Serpentine Gallery are to show Steve McQueen’s film Grenfell at Serpentine South from Friday 7th April until Wednesday 10th May.
In December 2017, Steve McQueen made an artwork in response to the fire that took place earlier that year on 14th June at Grenfell Tower in North Kensington West London. 72 people died in the tragedy. Filming the tower before it was covered with hoarding, McQueen sought to create a record so that it would not be forgotten.
Following the fire, a Government Inquiry was launched that was conducted in two phases. Four years since the publication of the Phase One report, the recommendations are yet to be implemented, meaning a similar tragedy could happen again. The findings of the second and final phase of the Inquiry are due to be reported in late 2023. There is an ongoing criminal investigation.
The artwork will be on view to the public following a period of community outreach and private community viewings, prioritising bereaved and survivors.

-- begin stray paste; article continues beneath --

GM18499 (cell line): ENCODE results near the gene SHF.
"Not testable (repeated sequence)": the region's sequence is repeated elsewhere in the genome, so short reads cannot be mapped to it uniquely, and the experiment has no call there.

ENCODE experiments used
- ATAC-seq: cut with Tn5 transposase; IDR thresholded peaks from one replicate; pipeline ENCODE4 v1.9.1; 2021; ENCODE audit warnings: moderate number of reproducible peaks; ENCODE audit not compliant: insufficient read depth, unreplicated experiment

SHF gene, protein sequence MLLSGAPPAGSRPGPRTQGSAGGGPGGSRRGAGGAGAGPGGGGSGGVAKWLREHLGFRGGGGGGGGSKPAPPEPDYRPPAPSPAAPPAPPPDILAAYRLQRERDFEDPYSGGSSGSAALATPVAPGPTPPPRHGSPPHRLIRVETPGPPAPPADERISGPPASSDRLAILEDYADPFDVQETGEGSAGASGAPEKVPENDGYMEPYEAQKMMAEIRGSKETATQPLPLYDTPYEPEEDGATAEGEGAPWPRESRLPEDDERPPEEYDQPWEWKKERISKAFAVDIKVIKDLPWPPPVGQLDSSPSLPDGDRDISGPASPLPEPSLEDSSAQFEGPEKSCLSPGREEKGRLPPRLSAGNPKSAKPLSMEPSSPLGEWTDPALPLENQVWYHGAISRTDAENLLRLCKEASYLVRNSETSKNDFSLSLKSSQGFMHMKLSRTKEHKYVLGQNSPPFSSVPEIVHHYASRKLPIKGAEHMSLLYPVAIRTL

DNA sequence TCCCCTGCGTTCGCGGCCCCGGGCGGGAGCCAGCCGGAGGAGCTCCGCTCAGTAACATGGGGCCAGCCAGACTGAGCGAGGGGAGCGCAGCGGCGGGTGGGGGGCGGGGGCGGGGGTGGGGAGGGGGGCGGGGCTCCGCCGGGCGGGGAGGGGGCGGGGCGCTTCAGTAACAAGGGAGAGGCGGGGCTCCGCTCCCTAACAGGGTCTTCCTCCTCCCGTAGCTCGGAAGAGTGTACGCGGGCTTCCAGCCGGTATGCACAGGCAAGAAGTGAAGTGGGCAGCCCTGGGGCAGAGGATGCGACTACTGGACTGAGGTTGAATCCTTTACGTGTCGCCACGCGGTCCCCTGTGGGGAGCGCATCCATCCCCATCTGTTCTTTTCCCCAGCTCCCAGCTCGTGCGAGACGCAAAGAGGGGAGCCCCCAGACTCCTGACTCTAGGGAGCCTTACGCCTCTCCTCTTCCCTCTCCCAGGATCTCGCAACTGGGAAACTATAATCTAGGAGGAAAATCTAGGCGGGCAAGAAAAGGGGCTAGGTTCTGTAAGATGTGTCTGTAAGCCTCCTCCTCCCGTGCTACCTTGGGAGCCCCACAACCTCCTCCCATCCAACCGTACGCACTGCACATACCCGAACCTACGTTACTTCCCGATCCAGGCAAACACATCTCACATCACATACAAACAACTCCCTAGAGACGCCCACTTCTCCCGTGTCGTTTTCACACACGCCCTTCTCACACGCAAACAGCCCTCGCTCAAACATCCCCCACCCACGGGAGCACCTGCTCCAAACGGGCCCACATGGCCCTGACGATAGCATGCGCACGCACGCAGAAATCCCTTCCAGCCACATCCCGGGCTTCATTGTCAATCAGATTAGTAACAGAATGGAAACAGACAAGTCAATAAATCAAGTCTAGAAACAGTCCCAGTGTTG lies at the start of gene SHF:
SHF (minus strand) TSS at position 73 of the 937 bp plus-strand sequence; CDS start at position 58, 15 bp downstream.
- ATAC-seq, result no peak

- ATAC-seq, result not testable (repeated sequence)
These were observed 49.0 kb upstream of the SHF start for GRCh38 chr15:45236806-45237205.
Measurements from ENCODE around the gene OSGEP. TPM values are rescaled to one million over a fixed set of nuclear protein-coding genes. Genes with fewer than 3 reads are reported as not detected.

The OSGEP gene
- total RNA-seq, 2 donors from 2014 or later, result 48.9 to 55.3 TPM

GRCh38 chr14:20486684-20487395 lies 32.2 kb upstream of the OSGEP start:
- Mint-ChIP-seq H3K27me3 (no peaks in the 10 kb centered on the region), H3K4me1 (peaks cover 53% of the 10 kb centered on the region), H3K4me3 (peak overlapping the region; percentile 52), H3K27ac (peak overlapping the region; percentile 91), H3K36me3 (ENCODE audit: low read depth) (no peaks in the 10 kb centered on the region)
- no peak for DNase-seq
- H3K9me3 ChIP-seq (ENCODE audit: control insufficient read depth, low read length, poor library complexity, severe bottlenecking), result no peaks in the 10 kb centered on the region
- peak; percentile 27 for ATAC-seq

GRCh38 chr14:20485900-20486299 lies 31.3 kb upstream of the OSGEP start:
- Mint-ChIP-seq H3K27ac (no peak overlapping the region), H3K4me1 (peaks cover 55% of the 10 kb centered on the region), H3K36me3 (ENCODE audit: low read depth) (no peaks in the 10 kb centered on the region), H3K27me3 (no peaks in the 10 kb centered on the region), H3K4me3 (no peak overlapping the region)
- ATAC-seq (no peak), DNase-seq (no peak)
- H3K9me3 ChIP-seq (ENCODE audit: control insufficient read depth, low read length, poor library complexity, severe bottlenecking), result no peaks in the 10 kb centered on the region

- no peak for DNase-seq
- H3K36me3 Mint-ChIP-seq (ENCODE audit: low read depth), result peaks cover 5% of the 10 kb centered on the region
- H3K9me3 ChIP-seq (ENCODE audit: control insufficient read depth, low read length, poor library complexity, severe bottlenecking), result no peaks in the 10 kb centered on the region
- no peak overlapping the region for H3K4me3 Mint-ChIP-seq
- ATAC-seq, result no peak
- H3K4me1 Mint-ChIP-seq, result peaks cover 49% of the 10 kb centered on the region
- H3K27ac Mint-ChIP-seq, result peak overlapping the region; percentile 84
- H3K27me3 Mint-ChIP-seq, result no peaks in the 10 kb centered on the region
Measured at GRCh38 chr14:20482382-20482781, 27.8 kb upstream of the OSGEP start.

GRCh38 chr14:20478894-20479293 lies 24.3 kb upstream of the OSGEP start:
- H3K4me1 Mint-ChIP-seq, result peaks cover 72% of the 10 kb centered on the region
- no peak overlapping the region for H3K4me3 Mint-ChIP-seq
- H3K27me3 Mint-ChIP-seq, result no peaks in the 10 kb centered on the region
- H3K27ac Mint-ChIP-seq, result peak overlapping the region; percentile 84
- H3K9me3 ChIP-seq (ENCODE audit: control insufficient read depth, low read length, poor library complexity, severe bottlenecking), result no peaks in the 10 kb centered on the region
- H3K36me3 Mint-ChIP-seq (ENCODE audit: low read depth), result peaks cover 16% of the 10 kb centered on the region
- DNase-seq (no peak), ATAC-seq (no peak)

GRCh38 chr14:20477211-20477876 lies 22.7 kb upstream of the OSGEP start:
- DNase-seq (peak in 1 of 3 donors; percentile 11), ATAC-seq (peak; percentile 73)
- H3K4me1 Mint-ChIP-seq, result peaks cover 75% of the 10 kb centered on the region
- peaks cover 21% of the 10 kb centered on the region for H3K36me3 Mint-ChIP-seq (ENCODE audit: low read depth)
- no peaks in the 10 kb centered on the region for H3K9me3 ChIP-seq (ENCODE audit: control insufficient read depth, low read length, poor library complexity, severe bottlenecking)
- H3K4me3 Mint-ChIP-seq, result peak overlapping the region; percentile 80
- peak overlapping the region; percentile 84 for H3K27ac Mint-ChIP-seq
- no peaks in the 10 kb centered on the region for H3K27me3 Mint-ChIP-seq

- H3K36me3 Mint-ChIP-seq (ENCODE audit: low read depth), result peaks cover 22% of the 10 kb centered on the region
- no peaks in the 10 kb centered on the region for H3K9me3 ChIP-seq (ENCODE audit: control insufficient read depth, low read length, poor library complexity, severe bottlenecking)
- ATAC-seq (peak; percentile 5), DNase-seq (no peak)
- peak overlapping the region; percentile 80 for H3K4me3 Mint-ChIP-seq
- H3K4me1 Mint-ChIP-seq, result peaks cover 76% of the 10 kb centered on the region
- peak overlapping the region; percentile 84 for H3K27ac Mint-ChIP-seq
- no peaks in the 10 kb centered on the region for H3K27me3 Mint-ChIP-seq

Paul Gilroy, contributor to the exhibition guide has written: To me, Steve McQueen’s work suggests that there is much to gain in confronting the meanings of the damaged structure and making the shock of our painful contact with it instructive. Opening ourselves humbly to that possibility can be accomplished without betraying the tower’s plural traumas or the political complexity of this moment in which closure is not an option. We cannot understand Grenfell unless we keep the reality of this building firmly in mind.
Following the exhibition at Serpentine, the work will be placed in the care of Tate and the Museum of London’s collections.
Serpentine South Gallery is at Kensington Gardens, London, W2 3XA.
Content note: Visitors are advised that the film contains close-up imagery of the tower six months after the fire. There will be a space to pause, rest and reflect in the galleries.
Booking a ticket: Screenings of Grenfell will take place at set times, please book a free timed slot in advance and arrive with your mobile ticket or printed e-booked ticket. Doors open fifteen minutes before the start time and the screening will commence promptly. This work is intended to be seen from the start, so unfortunately latecomers cannot be admitted. The film is 24 minutes long. Filming or photography is not permitted in the gallery space